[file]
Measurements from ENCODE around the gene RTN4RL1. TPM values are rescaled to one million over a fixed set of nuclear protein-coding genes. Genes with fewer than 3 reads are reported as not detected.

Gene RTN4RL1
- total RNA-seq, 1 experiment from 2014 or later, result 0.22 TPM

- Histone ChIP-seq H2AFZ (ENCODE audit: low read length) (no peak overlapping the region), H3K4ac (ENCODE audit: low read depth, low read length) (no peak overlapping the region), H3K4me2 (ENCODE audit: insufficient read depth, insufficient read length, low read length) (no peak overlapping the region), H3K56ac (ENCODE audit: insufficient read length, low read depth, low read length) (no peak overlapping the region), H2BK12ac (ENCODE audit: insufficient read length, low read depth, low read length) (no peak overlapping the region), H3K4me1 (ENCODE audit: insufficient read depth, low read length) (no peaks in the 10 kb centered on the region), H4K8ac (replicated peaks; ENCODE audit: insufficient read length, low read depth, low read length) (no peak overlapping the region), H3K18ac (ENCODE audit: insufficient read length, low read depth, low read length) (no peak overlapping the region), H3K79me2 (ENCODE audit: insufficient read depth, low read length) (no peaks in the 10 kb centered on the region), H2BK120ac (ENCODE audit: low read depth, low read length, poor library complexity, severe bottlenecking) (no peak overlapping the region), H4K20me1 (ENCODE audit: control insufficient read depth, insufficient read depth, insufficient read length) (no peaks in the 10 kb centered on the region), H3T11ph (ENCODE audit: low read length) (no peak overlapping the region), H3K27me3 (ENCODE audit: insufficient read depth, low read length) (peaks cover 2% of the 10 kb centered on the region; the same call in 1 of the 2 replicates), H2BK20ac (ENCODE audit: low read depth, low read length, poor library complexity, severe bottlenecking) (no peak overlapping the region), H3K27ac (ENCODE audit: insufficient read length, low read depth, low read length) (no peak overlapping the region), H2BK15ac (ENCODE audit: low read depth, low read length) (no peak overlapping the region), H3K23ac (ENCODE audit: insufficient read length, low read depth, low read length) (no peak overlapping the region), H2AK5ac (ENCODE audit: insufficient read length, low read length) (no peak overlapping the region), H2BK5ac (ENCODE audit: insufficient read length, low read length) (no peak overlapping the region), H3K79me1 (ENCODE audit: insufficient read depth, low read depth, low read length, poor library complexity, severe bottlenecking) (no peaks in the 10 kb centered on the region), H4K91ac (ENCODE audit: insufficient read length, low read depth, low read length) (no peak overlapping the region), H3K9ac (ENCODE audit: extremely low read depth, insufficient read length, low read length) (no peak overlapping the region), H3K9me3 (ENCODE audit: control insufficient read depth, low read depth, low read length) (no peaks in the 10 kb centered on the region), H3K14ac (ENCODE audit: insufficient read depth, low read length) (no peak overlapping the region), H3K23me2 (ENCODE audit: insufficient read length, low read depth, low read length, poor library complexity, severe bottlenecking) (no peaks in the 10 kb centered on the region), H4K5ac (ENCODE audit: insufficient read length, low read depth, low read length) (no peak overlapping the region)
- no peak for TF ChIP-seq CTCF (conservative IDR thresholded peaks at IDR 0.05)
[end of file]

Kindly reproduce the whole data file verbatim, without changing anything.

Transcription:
Measurements from ENCODE around the gene RTN4RL1. TPM values are rescaled to one million over a fixed set of nuclear protein-coding genes. Genes with fewer than 3 reads are reported as not detected.

Gene RTN4RL1
- total RNA-seq, 1 experiment from 2014 or later, result 0.22 TPM

- Histone ChIP-seq H2AFZ (ENCODE audit: low read length) (no peak overlapping the region), H3K4ac (ENCODE audit: low read depth, low read length) (no peak overlapping the region), H3K4me2 (ENCODE audit: insufficient read depth, insufficient read length, low read length) (no peak overlapping the region), H3K56ac (ENCODE audit: insufficient read length, low read depth, low read length) (no peak overlapping the region), H2BK12ac (ENCODE audit: insufficient read length, low read depth, low read length) (no peak overlapping the region), H3K4me1 (ENCODE audit: insufficient read depth, low read length) (no peaks in the 10 kb centered on the region), H4K8ac (replicated peaks; ENCODE audit: insufficient read length, low read depth, low read length) (no peak overlapping the region), H3K18ac (ENCODE audit: insufficient read length, low read depth, low read length) (no peak overlapping the region), H3K79me2 (ENCODE audit: insufficient read depth, low read length) (no peaks in the 10 kb centered on the region), H2BK120ac (ENCODE audit: low read depth, low read length, poor library complexity, severe bottlenecking) (no peak overlapping the region), H4K20me1 (ENCODE audit: control insufficient read depth, insufficient read depth, insufficient read length) (no peaks in the 10 kb centered on the region), H3T11ph (ENCODE audit: low read length) (no peak overlapping the region), H3K27me3 (ENCODE audit: insufficient read depth, low read length) (peaks cover 2% of the 10 kb centered on the region; the same call in 1 of the 2 replicates), H2BK20ac (ENCODE audit: low read depth, low read length, poor library complexity, severe bottlenecking) (no peak overlapping the region), H3K27ac (ENCODE audit: insufficient read length, low read depth, low read length) (no peak overlapping the region), H2BK15ac (ENCODE audit: low read depth, low read length) (no peak overlapping the region), H3K23ac (ENCODE audit: insufficient read length, low read depth, low read length) (no peak overlapping the region), H2AK5ac (ENCODE audit: insufficient read length, low read length) (no peak overlapping the region), H2BK5ac (ENCODE audit: insufficient read length, low read length) (no peak overlapping the region), H3K79me1 (ENCODE audit: insufficient read depth, low read depth, low read length, poor library complexity, severe bottlenecking) (no peaks in the 10 kb centered on the region), H4K91ac (ENCODE audit: insufficient read length, low read depth, low read length) (no peak overlapping the region), H3K9ac (ENCODE audit: extremely low read depth, insufficient read length, low read length) (no peak overlapping the region), H3K9me3 (ENCODE audit: control insufficient read depth, low read depth, low read length) (no peaks in the 10 kb centered on the region), H3K14ac (ENCODE audit: insufficient read depth, low read length) (no peak overlapping the region), H3K23me2 (ENCODE audit: insufficient read length, low read depth, low read length, poor library complexity, severe bottlenecking) (no peaks in the 10 kb centered on the region), H4K5ac (ENCODE audit: insufficient read length, low read depth, low read length) (no peak overlapping the region)
- no peak for TF ChIP-seq CTCF (conservative IDR thresholded peaks at IDR 0.05)